While Greece Roils, U.S. Settles Into a Rut
Most reports this week showed an economy that continues to trudge along with no real acceleration or deceleration.
U.S. bond and stock markets were virtually unchanged on the week, which was really good news compared with the rest of the world. The whole Greek situation, which came to a head over the weekend, weighed much more heavily on markets outside of the United States. While the U.S. was also down a lot on Monday, many of the losses were recovered by the end of the week. European-related equity markets were down 3%-4% for the week while emerging markets were down just more than 1% and the S&P 500 was virtually unchanged. Commodities were slightly higher on the week.
It is still a little surprising to us that a country the size of Greece, which what one commentator mentioned was about the economic size of Alabama, was moving world markets this much. It does, however, say mountains about Europe's ability to cope with problems and that there are potentially serious problems with the structure of the eurozone. The short-term drama should settle down soon, but the longer-term structure of the European Union, with disparate countries with different growth rates tied to one rigid currency, could prove to be a real problem.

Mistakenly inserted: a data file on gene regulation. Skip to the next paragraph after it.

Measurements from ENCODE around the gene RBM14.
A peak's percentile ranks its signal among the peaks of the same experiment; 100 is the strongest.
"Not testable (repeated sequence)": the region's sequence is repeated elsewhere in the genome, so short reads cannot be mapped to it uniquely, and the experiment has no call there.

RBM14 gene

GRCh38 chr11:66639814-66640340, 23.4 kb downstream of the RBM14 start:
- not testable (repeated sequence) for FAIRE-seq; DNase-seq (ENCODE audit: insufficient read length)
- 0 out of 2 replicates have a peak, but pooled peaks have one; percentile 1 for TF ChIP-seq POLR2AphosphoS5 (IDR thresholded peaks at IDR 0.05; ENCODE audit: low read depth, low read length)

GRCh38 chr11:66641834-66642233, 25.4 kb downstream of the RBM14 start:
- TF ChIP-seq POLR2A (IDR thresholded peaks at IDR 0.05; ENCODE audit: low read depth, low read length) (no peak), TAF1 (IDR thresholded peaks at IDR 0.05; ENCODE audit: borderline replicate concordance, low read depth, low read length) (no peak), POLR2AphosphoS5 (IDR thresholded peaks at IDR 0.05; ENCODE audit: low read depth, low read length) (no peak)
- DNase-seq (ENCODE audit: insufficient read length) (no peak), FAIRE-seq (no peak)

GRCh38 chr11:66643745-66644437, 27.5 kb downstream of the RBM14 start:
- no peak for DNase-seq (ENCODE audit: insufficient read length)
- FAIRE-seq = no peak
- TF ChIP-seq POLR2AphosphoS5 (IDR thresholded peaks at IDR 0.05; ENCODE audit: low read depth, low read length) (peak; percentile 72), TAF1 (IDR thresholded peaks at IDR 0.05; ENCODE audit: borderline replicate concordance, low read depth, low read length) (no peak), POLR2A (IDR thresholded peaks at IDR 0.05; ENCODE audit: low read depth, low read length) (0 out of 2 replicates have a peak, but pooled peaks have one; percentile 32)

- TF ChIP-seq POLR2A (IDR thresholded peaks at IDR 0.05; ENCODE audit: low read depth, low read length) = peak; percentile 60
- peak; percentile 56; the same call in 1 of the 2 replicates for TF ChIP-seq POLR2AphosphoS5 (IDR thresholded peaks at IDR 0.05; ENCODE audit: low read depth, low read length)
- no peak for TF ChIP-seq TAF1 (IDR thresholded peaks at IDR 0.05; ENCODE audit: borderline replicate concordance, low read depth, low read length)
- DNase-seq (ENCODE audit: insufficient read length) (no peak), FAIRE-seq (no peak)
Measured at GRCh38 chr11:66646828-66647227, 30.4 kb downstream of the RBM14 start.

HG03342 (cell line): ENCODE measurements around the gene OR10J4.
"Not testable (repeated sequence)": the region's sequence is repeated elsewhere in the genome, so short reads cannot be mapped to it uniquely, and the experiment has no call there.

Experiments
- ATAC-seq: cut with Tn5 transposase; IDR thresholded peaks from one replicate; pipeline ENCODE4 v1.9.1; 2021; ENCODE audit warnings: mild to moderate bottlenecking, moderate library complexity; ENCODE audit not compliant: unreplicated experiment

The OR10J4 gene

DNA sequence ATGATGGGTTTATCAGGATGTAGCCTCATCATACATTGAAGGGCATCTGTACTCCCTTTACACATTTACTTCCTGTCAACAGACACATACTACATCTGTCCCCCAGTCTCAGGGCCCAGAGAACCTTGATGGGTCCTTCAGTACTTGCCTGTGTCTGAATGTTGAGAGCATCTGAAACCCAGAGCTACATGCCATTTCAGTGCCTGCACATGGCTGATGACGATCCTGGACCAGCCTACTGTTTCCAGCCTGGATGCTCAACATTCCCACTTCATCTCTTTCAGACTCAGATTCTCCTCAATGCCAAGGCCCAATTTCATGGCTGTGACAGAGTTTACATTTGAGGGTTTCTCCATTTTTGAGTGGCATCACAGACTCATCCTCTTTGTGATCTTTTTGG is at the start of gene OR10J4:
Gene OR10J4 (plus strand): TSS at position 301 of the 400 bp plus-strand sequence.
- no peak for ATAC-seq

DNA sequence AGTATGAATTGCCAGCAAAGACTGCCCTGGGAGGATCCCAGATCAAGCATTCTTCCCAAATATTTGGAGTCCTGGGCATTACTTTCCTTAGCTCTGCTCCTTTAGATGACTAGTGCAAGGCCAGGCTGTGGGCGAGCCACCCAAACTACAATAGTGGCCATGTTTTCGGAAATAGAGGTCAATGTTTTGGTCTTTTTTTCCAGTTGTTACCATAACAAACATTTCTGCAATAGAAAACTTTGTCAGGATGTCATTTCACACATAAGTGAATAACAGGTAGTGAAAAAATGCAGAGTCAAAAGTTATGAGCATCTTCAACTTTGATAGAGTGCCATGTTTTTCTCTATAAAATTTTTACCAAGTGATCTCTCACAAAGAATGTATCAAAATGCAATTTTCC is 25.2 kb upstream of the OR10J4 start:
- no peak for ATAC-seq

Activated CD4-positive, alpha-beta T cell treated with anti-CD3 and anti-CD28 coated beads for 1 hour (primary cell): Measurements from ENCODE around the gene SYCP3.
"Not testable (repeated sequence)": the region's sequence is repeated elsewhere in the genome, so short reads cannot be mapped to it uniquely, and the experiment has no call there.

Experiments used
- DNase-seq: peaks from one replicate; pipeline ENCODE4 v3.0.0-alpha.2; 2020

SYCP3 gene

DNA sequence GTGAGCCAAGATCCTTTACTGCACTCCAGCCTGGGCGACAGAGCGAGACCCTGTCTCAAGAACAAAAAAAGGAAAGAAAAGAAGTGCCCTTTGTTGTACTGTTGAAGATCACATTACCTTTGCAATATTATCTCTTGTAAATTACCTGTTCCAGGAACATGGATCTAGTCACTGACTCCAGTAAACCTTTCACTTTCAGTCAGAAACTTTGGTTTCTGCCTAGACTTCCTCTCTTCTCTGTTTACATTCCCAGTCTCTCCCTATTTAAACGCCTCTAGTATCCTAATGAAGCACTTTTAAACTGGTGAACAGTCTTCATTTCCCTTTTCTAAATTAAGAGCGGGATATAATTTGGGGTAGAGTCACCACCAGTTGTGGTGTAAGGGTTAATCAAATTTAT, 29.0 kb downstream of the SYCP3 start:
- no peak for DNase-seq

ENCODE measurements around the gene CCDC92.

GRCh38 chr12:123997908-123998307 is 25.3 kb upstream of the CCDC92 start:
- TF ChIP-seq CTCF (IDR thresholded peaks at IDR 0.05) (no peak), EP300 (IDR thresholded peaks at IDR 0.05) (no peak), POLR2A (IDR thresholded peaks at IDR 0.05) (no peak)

Robert Johnson, CFA does not own shares in any of the securities mentioned above. Find out about Morningstar’s editorial policies.
Transparency is how we protect the integrity of our work and keep empowering investors to achieve their goals and dreams. And we have unwavering standards for how we keep that integrity intact, from our research and data to our policies on content and your personal data.
We’d like to share more about how we work and what drives our day-to-day business.
We sell different types of products and services to both investment professionals and individual investors. These products and services are usually sold through license agreements or subscriptions. Our investment management business generates asset-based fees, which are calculated as a percentage of assets under management. We also sell both admissions and sponsorship packages for our investment conferences and advertising on our websites and newsletters.
How we use your information depends on the product and service that you use and your relationship with us. We may use it to:
To learn more about how we handle and protect your data, visit our privacy center.
Maintaining independence and editorial freedom is essential to our mission of empowering investor success. We provide a platform for our authors to report on investments fairly, accurately, and from the investor’s point of view. We also respect individual opinions––they represent the unvarnished thinking of our people and exacting analysis of our research processes. Our authors can publish views that we may or may not agree with, but they show their work, distinguish facts from opinions, and make sure their analysis is clear and in no way misleading or deceptive.
To further protect the integrity of our editorial content, we keep a strict separation between our sales teams and authors to remove any pressure or influence on our analyses and research.
Read our editorial policy to learn more about our process.